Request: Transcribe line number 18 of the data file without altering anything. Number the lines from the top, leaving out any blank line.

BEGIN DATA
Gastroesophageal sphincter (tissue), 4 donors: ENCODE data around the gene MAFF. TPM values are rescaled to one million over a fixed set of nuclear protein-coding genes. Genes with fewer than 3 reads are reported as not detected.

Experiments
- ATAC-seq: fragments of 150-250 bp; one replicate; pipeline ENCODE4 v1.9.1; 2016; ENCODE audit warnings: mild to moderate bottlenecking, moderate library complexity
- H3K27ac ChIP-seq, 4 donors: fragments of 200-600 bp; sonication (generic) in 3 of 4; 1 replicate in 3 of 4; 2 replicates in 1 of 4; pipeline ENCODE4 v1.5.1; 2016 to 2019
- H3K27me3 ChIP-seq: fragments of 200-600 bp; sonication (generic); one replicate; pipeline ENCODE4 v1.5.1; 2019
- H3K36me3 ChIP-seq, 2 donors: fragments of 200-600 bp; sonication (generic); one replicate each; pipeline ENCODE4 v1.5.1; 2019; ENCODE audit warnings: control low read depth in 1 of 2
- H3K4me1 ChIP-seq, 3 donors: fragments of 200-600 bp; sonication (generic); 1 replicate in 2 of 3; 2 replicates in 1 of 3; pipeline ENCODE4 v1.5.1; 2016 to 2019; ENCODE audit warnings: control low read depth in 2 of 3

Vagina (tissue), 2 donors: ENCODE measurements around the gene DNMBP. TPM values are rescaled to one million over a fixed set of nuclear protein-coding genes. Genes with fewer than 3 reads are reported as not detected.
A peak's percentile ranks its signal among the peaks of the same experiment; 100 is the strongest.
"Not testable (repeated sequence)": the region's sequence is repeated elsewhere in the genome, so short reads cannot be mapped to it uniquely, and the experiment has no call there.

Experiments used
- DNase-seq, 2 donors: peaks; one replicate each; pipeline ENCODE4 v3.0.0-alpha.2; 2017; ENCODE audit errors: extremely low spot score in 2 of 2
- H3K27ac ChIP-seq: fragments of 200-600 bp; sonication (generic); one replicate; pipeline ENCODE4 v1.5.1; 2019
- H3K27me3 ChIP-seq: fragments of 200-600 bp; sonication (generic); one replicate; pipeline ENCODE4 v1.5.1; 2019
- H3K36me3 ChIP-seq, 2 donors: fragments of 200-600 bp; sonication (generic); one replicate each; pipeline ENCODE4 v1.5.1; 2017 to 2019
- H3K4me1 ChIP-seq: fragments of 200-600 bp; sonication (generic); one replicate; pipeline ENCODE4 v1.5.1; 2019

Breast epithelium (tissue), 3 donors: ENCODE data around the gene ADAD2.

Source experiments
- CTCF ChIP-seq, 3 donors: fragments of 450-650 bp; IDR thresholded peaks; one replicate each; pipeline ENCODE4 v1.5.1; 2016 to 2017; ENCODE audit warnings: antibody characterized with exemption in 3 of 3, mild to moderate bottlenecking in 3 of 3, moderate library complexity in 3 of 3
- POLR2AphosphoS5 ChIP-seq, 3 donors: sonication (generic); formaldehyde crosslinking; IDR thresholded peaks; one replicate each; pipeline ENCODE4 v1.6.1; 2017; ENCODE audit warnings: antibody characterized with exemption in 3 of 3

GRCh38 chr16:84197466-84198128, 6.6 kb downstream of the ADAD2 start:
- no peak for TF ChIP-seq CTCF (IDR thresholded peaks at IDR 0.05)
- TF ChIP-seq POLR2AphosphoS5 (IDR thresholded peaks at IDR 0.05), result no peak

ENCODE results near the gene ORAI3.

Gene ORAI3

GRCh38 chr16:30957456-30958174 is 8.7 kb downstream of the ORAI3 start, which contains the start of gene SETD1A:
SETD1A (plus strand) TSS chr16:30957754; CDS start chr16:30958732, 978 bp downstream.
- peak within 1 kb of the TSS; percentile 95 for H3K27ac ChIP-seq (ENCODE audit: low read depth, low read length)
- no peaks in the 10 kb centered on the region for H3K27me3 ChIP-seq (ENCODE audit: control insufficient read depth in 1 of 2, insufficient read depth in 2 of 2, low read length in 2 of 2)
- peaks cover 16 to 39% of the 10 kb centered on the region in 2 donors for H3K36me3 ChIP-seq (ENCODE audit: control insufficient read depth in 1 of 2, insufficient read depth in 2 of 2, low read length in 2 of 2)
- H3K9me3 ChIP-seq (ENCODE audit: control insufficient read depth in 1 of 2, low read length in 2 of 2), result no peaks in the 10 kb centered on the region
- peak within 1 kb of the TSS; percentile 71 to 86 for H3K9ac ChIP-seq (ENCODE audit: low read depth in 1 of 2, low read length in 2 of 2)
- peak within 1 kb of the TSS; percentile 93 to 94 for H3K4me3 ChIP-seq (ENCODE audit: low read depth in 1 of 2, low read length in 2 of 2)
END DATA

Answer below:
Source experiments